The Mexican company Potencia Industrial S.A. de C.V. is manufacturing PM electric generators for Clipper Windpower. More than 200 Mexican companies have the capacity to manufacture some parts required for wind turbines and wind power plants. The country also has excellent technical expertise in civil, mechanical, and electrical engineering that could be tapped for plant design and construction. The new law for renewable energy instructs the Sener and the Secretary of Economy to promote manufacturing of wind turbines in Mexico.

Operational details

During 2008, the combined electricity production from CFE’s wind power plants, La Venta I (1.3 MW) and La Venta II wind farm (83.3 MW), was around 254 GWh. The facilities operated at an annual capacity factor of 34%, according to the manager of the wind power plants. It was expected that the capacity factor of La Venta II would exceed 40%; however, there were some constraints regarding the availability of the transmission line and some of the wind turbines. Operational details for the new privately owned wind power plants are not yet available. It is expected that the major indicators would be released by late 2010.

Wind energy costs

Investment cost for installed wind energy projects in the Isthmus of Tehuantepec are around 2,000 USD/KW (1,388 €/kW). In that region, the levelized generation price over a 20-year period is around 0.065 USD/KWh (0.045 €/kWh).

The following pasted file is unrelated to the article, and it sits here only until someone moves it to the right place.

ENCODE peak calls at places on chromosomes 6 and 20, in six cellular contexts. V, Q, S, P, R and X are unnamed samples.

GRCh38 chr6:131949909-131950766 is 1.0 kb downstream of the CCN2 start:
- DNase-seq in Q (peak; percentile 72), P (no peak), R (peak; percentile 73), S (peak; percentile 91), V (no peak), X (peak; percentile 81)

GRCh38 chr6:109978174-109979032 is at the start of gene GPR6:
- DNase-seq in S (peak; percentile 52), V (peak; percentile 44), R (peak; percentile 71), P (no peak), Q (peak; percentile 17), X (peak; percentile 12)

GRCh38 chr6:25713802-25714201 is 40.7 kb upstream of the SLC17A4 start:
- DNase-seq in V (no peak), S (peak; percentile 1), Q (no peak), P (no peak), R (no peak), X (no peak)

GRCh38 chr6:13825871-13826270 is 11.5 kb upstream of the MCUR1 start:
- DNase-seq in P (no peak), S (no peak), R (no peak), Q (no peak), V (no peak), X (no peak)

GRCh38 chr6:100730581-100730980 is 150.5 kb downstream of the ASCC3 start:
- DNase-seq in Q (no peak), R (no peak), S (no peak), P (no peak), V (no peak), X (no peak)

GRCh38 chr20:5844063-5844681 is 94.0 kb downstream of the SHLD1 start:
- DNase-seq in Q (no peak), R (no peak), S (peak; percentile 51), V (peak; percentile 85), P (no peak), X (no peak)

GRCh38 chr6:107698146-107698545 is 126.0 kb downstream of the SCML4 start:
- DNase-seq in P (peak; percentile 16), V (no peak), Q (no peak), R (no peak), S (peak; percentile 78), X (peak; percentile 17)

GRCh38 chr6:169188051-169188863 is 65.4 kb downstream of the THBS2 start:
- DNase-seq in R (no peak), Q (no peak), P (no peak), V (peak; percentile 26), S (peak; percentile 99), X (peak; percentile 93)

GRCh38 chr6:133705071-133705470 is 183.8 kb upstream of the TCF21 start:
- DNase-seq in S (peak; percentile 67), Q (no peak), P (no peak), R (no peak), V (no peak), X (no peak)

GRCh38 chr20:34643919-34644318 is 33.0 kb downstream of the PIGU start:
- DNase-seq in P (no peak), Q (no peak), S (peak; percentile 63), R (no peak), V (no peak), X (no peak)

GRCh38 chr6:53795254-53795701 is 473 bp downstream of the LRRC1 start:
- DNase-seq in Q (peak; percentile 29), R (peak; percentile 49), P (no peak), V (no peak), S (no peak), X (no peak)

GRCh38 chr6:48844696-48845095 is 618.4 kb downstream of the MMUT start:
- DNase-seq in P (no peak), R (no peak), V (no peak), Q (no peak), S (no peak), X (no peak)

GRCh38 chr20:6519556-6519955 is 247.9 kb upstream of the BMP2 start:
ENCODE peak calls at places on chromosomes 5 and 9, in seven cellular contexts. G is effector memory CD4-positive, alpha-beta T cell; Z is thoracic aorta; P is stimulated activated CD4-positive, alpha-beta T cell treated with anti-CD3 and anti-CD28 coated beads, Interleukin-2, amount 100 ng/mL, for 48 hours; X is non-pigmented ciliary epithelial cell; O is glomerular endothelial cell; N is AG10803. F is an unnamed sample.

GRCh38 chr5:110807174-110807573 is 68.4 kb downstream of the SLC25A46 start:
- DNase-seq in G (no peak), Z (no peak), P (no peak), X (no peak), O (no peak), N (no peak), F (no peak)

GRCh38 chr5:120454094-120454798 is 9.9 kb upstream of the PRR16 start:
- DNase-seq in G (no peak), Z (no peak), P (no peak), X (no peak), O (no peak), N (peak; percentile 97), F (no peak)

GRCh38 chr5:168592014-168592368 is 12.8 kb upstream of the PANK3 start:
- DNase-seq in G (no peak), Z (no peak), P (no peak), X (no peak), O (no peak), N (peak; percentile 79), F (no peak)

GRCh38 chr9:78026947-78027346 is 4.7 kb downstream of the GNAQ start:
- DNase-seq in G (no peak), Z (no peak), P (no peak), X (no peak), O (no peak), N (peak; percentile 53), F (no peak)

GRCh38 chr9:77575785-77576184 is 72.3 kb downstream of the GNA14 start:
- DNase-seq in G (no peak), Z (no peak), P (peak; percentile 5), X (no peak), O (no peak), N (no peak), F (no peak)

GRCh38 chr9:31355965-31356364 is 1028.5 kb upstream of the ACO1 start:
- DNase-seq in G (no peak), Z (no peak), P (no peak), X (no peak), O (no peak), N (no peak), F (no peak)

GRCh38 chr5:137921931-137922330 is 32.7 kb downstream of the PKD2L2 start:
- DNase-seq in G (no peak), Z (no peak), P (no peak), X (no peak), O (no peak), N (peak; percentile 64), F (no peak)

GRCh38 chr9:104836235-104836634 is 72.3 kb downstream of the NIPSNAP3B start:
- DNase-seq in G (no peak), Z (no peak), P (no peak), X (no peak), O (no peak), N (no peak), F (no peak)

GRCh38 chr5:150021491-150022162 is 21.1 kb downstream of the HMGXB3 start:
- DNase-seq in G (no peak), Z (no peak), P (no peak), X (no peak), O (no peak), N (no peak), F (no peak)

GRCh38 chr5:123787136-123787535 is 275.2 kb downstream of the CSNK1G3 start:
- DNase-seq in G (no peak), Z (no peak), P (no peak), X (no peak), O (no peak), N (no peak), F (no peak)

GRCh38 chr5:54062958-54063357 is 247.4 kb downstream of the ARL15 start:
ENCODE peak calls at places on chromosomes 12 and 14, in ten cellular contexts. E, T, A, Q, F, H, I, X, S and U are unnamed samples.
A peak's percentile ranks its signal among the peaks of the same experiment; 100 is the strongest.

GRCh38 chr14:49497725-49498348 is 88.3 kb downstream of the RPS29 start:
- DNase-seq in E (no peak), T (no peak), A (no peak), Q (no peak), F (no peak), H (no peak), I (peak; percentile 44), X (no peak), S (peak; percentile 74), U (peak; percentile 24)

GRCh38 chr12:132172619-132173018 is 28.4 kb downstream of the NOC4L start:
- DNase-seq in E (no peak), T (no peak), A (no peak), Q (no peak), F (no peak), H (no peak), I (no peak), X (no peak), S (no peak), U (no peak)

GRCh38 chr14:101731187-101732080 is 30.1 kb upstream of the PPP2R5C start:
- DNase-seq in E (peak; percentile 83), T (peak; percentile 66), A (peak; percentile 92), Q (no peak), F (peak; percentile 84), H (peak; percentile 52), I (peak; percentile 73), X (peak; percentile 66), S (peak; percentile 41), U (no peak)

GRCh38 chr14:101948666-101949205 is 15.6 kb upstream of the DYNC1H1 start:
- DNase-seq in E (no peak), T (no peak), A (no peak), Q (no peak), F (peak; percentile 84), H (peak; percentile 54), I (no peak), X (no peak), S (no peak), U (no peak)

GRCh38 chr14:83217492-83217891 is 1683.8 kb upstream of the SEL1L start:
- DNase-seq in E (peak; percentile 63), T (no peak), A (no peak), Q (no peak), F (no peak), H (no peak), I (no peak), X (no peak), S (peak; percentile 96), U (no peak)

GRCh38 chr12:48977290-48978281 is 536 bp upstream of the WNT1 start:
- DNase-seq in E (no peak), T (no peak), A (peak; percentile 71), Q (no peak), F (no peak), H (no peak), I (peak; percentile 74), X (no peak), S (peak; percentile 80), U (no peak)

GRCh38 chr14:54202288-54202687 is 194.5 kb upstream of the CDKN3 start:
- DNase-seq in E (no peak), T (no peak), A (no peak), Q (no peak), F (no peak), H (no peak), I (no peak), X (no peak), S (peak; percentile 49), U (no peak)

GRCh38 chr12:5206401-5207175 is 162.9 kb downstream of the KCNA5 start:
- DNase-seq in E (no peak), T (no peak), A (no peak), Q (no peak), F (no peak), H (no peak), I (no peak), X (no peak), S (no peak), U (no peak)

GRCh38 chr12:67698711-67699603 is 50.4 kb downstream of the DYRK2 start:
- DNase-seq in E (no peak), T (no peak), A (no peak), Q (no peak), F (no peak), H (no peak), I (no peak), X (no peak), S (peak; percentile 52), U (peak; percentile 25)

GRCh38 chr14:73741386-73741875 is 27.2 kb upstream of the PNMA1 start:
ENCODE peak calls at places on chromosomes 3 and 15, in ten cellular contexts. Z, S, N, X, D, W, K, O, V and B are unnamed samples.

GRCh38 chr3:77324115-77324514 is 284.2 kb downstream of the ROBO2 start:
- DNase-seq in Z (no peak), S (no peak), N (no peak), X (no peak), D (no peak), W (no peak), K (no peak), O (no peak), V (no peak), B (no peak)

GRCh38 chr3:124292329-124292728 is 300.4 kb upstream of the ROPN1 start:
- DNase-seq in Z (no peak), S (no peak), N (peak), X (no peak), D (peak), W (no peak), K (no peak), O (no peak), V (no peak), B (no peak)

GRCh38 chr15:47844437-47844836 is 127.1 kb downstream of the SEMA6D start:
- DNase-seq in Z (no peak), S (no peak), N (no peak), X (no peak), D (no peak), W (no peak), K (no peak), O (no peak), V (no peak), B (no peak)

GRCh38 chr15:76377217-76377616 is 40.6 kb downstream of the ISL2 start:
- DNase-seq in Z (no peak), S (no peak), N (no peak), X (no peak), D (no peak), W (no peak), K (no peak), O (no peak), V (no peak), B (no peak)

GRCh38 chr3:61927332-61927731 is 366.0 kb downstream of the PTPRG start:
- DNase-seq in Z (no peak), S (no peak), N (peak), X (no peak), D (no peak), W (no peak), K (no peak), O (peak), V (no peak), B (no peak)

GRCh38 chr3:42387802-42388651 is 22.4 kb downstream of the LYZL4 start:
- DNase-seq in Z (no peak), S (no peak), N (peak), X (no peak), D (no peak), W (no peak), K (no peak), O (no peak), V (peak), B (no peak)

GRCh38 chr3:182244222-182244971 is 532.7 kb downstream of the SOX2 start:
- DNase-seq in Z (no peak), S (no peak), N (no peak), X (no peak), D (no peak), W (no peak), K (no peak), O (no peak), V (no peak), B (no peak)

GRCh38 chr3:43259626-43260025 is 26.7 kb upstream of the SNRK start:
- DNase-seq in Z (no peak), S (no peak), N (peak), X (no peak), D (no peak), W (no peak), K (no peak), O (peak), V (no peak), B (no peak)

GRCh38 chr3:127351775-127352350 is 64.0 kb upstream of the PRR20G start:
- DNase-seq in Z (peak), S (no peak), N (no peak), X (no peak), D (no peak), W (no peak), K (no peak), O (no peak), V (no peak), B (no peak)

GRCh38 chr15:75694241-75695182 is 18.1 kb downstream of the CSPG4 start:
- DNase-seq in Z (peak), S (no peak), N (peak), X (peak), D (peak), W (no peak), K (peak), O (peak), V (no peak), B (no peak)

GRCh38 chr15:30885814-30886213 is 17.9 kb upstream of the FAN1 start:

R, D&D Activities

With the economic support of the GEF and the UNDP, the Instituto de Investigaciones Eléctricas (IIE) implemented a Regional Wind Technology Center (WETC) (Figure 3). In 2009, a special class of wind turbine prototype was installed in the WETC for testing purposes. The 300-kW wind turbine is manufactured by the Japanese Company Komai Tekko, Inc. According to the manufacturer’s specifications, the potential use for this turbine is distributed generation. It will be appropriate especially where access is difficult, turbulence intensity is up to 20%, and seismic hazard is high.

With the support of the Sener and the National Council for Science and Technology, the IIE is working on national capacity building on the most relevant topics involved in the implementation of wind energy. The IIE is also carrying out specific studies and projects for CFE.

During 2010, at least five wind power plants accumulating 207 MW will be commissioned, and the implementation of wind energy in other states will begin, particularly in Baja California and Tamaulipas. In addition, at least five wind farm projects totaling 498 MW will start construction and be commissioned during 2011. This will bring the total generation capacity to at least 1,120 MW by the end of 2011. It is expected that, triggered by the commissioning of the wind energy 2,000-MW electrical transmission line, several other privately owned projects will start construction in 2010 or early 2011 to be commissioned by the end of 2012. It is anticipated that by the end of 2012, the total wind generation capacity will be around 2,500 MW.

Author: Marco A. Borja, Instituto de Investigaciones Eléctricas (IIE), Mexico. www.ieawind.org